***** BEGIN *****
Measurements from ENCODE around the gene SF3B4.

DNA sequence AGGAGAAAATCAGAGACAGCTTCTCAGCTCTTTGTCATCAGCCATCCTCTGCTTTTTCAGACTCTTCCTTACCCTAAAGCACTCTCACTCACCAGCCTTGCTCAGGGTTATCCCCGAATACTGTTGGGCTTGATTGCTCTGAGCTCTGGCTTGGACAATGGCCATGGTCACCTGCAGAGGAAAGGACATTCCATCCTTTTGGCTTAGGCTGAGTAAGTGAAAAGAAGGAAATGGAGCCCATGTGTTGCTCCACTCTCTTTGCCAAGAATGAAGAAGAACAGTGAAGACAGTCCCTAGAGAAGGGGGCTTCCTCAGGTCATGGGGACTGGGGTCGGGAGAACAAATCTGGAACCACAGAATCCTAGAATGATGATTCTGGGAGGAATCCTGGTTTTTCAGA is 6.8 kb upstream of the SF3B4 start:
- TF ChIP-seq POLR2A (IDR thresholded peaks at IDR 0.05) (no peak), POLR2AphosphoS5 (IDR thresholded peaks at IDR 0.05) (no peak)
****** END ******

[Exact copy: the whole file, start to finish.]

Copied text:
Measurements from ENCODE around the gene SF3B4.

DNA sequence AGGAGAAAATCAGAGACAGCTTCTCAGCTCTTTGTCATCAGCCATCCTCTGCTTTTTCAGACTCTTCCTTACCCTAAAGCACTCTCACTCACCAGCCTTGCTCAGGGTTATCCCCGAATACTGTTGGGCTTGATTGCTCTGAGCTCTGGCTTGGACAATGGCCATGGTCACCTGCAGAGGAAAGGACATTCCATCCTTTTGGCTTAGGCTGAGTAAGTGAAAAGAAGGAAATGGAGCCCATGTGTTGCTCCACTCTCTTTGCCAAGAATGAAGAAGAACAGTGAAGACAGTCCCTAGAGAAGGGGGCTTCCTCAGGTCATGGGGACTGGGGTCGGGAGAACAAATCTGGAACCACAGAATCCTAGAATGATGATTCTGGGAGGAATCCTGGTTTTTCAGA is 6.8 kb upstream of the SF3B4 start:
- TF ChIP-seq POLR2A (IDR thresholded peaks at IDR 0.05) (no peak), POLR2AphosphoS5 (IDR thresholded peaks at IDR 0.05) (no peak)